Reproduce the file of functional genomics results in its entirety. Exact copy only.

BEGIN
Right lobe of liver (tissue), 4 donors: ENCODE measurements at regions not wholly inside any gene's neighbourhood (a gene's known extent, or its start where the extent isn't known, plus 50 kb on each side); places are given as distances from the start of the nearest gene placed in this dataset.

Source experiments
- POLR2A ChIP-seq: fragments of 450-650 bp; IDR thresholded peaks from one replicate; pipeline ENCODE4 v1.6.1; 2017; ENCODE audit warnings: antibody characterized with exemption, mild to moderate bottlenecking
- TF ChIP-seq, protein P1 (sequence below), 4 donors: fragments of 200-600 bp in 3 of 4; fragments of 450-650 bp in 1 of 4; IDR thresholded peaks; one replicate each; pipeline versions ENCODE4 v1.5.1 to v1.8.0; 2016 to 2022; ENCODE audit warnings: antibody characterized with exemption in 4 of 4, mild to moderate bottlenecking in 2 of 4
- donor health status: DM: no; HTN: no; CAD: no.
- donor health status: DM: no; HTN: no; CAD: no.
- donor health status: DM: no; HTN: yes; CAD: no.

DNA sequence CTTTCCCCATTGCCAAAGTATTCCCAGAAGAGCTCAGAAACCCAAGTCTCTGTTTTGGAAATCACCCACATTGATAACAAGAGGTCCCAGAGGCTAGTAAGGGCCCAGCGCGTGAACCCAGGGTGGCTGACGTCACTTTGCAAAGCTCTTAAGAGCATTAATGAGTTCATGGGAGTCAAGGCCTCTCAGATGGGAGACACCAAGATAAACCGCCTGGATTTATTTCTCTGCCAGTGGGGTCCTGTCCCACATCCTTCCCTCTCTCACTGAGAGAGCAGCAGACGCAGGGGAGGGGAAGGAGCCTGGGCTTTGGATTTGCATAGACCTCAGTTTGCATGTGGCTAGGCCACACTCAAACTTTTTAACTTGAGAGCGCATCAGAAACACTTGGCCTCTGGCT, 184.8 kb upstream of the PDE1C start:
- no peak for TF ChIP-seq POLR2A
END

Right lobe of liver (tissue), 4 donors: ENCODE measurements at regions not wholly inside any gene's neighbourhood (a gene's known extent, or its start where the extent isn't known, plus 50 kb on each side); places are given as distances from the start of the nearest gene placed in this dataset.

Source experiments
- POLR2A ChIP-seq: fragments of 450-650 bp; IDR thresholded peaks from one replicate; pipeline ENCODE4 v1.6.1; 2017; ENCODE audit warnings: antibody characterized with exemption, mild to moderate bottlenecking
- TF ChIP-seq, protein P1 (sequence below), 4 donors: fragments of 200-600 bp in 3 of 4; fragments of 450-650 bp in 1 of 4; IDR thresholded peaks; one replicate each; pipeline versions ENCODE4 v1.5.1 to v1.8.0; 2016 to 2022; ENCODE audit warnings: antibody characterized with exemption in 4 of 4, mild to moderate bottlenecking in 2 of 4
- donor health status: DM: no; HTN: no; CAD: no.
- donor health status: DM: no; HTN: no; CAD: no.
- donor health status: DM: no; HTN: yes; CAD: no.

DNA sequence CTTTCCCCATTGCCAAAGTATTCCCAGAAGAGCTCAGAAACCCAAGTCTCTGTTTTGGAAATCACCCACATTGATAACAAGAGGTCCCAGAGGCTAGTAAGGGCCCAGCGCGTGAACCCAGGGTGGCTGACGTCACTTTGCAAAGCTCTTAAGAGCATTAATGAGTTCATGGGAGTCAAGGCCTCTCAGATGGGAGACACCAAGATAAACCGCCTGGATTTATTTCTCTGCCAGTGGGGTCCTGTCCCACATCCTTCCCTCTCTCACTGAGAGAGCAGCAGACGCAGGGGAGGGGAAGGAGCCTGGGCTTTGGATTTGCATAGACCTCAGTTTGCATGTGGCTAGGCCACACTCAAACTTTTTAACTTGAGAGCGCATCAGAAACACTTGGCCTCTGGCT, 184.8 kb upstream of the PDE1C start:
- no peak for TF ChIP-seq POLR2A